I usually don't use large amounts of anything, at one time. Usually. So, over time, I've determined that, for me at least, the least hassle, and most cost effective way, is to buy the smallest can of whatever that I know I will be able to use up before it hardens, spoils, whatever. If I need more than I'd figured on, I just get anolther small can. Yeah, probably it costs a bit more per unit - but it works, and, to me, is worth the lack of hassle.
JOAT Plans? Plans? Don' need no steenkin' plans.
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Sorry JT, to be frank, I generally skip past most of your initial posts because the inspirational stuff is not my cup of tea. I must have missed it.

I just may have to do that.

The thing is that I can't get specialty finishing supplies locally. I'm in it for shipping. I recently bought a quart of waterlox. Homestead was the cheapest I could find at 17.99 + $8 shipping. Maybe I'm just cheap but $26/quart seems pricey by just about any standard. It would be cheaper to buy fancy storage bottles that to purchase smaller containers.
-Steve
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Wed, Aug 31, 2005, 9:19am snipped-for-privacy@primelink1.net (StephenM) did apologize: Sorry JT, to be frank, I generally skip past most of your initial posts <snip> The thing is that I can't get specialty finishing supplies locally. I'm in it for shipping. I recently bought a quart of waterlox. Homestead was the cheapest I could find at 17.99 + $8 shipping. Maybe I'm just cheap but $26/quart seems pricey by just about any standard. It would be cheaper to buy fancy storage bottles that to purchase smaller containers.
No prob about skipping my posts. That's one of the privileges here.
Ouch. That sounds awful pricey. One thing, in a sealed, never opened, can I would think it would keep for quite a while. Might work to get a batch of smaller cans, all at once. I don't know if that would be less expensive or not, you'd have to work that out.
Long ago, at least once, I posted a link to a comparison of those type finishes. Waterlux was not rated number 1, or 2, or 3. I have no idea of the cost difference tho. So, you might want to shop around a bit. If I can track it down again, I'll post it again.
JOAT Plans? Plans? Don' need no steenkin' plans.
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On Tue, 30 Aug 2005 14:26:59 -0400, the blithe spirit "Stephen M"

Probably not thick enough to prevent oxygen migration. Baby wouldn't like it much, either.

Might the solvents eat the bag or nipple? Best not take a chance. And the nipple wouldn't be secure enough to prevent airflow.

Here are 3 very good solutions: marbles to take up the slack, Bloxygen, or inert gas. Propane works and is not much more flammable than the solvents already -in- most finishes.
LJ--who lost half my second (quart) can the second time due to my own negligence. (The first I remembered to put Bloxygen in.)
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Some suggest camera outlet where collapsible containers are frequently used by shutterbugs.
On Tue, 30 Aug 2005 14:26:59 -0400, "Stephen M"

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On Tue, 30 Aug 2005 14:26:59 -0400, "Stephen M"

For large amounts, the containers Lee Valley has should work fine. Since I do more hobby work than large scale woodworking, I store smaller amounts of my supplies in syringes. A medical supply place should have a giant range of sizes (Up to 60cc, though the 60s usually have too wide a tip to actually hold liquid in). You will probably want to ask for the non-Leur-Loc tips. Most of what I keep in them is waterbased varnish (Varathane), paints, and 2-part epoxy (Measuring in graduated syringes is far, far more accurate than using two different containers and pouring back and forth between them).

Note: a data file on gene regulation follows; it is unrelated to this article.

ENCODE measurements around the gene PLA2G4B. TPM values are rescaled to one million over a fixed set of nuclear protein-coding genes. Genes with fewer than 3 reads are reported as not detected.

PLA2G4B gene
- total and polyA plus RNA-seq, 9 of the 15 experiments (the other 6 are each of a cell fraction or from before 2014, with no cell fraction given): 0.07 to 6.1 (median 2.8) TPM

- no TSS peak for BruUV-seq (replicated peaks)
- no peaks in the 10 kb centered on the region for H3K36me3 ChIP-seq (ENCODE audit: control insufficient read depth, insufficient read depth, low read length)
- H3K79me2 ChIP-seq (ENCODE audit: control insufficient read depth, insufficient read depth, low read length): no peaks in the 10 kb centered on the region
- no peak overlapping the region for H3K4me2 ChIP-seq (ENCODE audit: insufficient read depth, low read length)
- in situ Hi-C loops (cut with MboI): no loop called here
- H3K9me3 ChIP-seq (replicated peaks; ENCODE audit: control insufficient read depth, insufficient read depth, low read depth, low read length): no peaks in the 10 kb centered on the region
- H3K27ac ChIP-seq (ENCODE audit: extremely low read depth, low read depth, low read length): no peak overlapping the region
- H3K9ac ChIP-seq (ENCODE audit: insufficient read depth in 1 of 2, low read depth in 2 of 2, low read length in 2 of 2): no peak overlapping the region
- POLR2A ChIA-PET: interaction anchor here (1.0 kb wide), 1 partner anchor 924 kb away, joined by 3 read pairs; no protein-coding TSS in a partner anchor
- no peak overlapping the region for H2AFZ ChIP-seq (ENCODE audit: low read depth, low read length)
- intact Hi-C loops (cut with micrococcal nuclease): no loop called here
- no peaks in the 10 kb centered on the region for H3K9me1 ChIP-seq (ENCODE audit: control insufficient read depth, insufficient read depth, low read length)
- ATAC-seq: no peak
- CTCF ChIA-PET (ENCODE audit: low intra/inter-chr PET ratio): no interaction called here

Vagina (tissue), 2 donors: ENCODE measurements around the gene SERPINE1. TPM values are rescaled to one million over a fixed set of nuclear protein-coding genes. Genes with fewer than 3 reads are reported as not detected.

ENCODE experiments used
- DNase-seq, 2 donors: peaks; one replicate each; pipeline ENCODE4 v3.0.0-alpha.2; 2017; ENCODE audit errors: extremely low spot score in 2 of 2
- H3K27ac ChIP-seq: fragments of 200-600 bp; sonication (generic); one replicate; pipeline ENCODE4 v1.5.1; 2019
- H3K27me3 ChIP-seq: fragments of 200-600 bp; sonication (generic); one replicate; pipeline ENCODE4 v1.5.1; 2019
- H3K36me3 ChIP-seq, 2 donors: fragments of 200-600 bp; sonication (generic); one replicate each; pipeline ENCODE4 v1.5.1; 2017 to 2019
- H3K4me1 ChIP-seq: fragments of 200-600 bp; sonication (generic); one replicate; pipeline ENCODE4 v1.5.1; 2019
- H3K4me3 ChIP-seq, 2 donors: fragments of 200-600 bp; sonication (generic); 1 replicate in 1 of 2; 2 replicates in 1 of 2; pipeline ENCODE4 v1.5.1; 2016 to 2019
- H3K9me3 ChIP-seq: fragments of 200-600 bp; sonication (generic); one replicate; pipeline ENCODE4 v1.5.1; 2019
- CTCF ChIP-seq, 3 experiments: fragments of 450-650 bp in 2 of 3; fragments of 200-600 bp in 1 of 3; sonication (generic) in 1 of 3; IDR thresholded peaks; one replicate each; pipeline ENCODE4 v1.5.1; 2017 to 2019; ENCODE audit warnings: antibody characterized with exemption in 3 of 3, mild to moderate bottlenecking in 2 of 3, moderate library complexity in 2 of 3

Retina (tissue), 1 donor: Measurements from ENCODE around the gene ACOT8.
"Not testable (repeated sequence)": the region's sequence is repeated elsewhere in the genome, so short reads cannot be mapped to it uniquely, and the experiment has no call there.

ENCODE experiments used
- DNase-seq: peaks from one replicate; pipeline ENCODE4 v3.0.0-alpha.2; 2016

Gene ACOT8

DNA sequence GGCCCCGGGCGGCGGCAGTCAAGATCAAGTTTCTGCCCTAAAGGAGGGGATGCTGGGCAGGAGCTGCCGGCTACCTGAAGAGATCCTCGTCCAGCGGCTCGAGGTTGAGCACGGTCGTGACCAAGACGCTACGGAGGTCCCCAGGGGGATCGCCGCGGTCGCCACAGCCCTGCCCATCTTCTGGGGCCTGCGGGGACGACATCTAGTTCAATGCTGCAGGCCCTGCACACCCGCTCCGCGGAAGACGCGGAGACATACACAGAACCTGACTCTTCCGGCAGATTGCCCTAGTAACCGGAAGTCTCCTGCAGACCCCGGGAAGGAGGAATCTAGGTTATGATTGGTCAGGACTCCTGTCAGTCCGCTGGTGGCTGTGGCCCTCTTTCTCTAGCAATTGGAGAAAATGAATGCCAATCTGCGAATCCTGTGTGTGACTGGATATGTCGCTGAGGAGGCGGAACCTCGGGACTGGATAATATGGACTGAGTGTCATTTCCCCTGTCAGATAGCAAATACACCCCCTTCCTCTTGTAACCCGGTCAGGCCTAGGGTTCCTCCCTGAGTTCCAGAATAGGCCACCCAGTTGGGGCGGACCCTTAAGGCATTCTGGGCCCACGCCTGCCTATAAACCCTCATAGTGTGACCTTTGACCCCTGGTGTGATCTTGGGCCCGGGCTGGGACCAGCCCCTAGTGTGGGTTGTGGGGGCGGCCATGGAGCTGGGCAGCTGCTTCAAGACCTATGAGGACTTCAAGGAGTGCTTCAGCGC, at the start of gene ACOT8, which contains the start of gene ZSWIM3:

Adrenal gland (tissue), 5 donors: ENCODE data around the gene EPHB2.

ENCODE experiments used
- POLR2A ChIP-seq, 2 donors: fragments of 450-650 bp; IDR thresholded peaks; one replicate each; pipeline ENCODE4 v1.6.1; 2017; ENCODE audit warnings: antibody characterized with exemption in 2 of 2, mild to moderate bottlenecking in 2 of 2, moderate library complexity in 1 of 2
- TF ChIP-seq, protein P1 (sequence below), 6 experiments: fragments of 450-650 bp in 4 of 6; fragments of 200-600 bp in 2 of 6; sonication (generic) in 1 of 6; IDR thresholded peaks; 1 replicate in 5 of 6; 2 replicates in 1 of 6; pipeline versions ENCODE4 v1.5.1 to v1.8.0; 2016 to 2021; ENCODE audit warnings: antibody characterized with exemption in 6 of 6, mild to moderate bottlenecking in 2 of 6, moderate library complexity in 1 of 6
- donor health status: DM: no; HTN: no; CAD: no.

Oddly enough, I used a small one for a peanut-oil based prescription for dry skin - and the rubber tip on the syringe eventually came off the plunger. It could be that this particular syringe wasn't a good quality, however.
I don't know how well syringes would stand up to oil based or (other) solvent based paints.
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Tue, Aug 30, 2005, 2:26pm snipped-for-privacy@primelink1.net (StephenM) has queried: <snip> how about using a baby bottle with the diposable liners. <snip> I just remebered. Some time back, I had occassion to store some smaller amounts of latex paint, of various colore. So, I decided to try small plastic soda bottles. Worked great. However. There's always a however. Worked great while I was using very small amounts of the paint ever day or so. But, I went about a week without using any, and it dried on the threads. Kinda hard to uscrew the top. OK, no biggie. Then the paint set up some more, and had to use pliers to unscrew the top. OK, still nothing large. But then the tops got the the point where they wouldn't come off at all. Finally wound up cutting the bottle tops off.
Since then, I keep small portions of latex paint in some small containers, with snap on tops, I got in the grocery store. Got 5 or 6 in a pack, for just $1 or $2. The paint does have the tendency to thicken up a bit, over time, but just adding a bit of water and stirring takes care of that. The tops to tend to stick a bit, from paint drying on the edges, but no prob. When that happens, I just run a popsicle stick around the top, pops it loose, no prob. I use other containers, same type, to keep screws, nails, etc., in - clear plastic, you don't need labels of what's in it, just look. That is very handy.
I don't know if that would work for an oil base paint or not. The only oil base paine I use anymore bright yellow, I keep a small can of that in my shop, for painting tools - latex won't work for that.
JOAT Plans? Plans? Don' need no steenkin' plans.